Most people have been conditioned to fear chemicals, but the typical fear is not consistent with the actual risk. The vast majority of chemicals that are encountered in everyday life are quite safe. But, when your profession is chemistry, that changes fast. Here is one example.
Being an organic chemist is kind of cool. We are trained to convert one chemical substance to another by using the appropriate reagents (chemicals or catalysts that cause a chemical reaction).
"Appropriate" covers a wide range of chemical substances, some of them benign, like sodium bicarbonate or acetone, and some of them that are just the opposite(1). But, sometimes you just have to suck it up and use something nasty. And, there's nasty, and there is nasty.
Here is one that is nasty. It's called tert-butyllithium, aka t-butyllithium. Most of us have used it. Few of us have enjoyed doing so.
A shortened version of a YouTube video. Original link: https://www.youtube.com/watch?v=7aJitlPFWOs
Yes, it is so reactive that it ignites in air (pyrophoric), and even more so with water, so whenever you handle it, precautions must be taken to ensure that it comes into contact with either.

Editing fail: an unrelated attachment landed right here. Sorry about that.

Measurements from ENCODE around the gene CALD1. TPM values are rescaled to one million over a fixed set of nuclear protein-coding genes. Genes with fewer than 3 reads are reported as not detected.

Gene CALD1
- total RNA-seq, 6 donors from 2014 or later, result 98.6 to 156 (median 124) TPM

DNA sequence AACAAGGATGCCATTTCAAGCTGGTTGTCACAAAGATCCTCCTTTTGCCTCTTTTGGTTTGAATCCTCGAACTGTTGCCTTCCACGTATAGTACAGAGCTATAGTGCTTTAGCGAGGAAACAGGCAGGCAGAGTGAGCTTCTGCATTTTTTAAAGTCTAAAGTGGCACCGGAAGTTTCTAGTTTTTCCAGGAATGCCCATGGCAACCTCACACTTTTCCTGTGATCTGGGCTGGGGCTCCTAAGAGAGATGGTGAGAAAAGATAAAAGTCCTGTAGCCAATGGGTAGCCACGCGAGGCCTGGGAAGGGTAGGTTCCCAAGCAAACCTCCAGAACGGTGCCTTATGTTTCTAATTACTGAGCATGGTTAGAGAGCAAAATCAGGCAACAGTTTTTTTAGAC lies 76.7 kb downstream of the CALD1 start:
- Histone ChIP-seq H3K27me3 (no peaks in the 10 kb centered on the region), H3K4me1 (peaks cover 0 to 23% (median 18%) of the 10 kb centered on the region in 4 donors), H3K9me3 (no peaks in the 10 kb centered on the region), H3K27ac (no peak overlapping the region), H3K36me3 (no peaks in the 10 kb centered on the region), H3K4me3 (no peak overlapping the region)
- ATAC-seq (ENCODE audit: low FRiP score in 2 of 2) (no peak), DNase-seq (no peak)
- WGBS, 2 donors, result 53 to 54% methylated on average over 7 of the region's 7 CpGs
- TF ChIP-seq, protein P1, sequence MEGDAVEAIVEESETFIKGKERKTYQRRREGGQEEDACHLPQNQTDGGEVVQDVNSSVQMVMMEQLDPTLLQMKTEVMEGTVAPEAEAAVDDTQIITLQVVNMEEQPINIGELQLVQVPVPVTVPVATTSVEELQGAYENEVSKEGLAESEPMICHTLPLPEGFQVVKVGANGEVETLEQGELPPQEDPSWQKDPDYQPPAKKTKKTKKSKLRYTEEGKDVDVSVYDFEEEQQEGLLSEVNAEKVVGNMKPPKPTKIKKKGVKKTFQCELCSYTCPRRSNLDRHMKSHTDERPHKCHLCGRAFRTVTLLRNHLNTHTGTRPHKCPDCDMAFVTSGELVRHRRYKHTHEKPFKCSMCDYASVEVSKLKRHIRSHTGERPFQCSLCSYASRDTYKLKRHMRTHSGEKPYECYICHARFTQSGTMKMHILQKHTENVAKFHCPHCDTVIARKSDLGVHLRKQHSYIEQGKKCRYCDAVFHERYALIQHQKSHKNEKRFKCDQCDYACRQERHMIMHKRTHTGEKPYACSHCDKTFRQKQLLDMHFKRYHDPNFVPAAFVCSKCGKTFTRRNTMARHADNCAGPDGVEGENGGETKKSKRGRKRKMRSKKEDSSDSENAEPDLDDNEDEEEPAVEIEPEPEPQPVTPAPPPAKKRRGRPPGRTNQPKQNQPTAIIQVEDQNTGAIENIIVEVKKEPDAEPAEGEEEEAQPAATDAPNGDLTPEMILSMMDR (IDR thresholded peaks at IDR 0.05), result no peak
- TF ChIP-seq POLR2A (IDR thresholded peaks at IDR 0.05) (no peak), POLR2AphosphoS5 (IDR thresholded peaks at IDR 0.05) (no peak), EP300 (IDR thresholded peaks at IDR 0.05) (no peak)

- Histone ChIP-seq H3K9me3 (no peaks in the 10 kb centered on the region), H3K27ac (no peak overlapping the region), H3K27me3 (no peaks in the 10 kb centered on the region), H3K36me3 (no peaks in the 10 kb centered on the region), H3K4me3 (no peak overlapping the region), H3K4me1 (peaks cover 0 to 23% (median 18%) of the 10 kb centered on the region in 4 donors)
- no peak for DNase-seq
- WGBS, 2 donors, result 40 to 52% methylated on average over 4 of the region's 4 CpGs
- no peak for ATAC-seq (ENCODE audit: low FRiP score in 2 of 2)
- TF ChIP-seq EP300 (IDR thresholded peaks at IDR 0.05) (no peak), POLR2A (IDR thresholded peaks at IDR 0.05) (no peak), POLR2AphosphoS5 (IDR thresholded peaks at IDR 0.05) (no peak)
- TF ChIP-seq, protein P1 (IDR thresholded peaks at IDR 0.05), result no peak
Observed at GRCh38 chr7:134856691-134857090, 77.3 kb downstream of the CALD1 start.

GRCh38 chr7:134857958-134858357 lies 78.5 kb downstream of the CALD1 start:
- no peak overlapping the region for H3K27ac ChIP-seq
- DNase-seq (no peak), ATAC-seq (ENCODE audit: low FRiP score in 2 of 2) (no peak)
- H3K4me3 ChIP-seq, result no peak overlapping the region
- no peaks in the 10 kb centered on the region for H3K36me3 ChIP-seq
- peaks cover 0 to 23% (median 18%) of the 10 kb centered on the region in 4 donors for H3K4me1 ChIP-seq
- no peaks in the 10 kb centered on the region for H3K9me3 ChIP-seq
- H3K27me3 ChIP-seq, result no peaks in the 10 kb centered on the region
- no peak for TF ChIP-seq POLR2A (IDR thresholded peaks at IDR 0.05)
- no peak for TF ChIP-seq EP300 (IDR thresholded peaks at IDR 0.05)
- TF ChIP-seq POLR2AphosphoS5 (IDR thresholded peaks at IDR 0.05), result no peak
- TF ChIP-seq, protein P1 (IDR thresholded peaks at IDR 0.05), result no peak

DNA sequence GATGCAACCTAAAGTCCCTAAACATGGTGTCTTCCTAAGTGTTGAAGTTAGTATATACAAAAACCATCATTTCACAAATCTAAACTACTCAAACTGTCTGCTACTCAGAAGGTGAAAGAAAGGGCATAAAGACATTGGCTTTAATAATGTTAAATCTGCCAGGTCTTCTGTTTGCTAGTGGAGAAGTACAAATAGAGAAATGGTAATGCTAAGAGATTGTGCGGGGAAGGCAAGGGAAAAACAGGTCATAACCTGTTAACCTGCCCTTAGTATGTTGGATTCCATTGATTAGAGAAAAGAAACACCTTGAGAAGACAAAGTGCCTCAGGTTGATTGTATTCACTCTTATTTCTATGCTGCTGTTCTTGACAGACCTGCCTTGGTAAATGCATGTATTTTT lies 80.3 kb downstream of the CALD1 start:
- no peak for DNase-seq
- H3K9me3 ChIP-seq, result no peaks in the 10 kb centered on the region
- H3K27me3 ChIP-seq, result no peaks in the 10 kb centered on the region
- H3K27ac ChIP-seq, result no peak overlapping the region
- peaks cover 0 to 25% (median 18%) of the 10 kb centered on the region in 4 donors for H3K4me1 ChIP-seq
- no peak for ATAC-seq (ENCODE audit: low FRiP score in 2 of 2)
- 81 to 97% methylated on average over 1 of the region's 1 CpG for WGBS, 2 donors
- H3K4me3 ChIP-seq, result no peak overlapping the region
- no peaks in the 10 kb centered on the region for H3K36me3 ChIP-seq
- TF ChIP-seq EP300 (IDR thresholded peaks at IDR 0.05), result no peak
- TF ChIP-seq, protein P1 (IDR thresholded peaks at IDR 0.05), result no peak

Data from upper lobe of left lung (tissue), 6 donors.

The stuff comes in a bottle with an air-tight rubber seal, and it must be removed by syringe, and then transferred to a flask that has been flushed with an inert gas like nitrogen or argon to get rid of any traces of oxygen.
Withdrawing the liquid is the most dangerous part of the process. This was the cause of a horrible accident that happened at UCLA in 2008, in which a research assistant died from the burns she suffered after spilling the liquid on her clothing, which then ignited.
To follow: Something far worse — dimethylmercury.
(1) Chemistry blogger Derek Lowe has written a number of times about "Things I Won't Work With." It is both entertaining and informative. The things he won't work with are far worse than butyllithium, which should technically be listed under "things I really don't want to work with."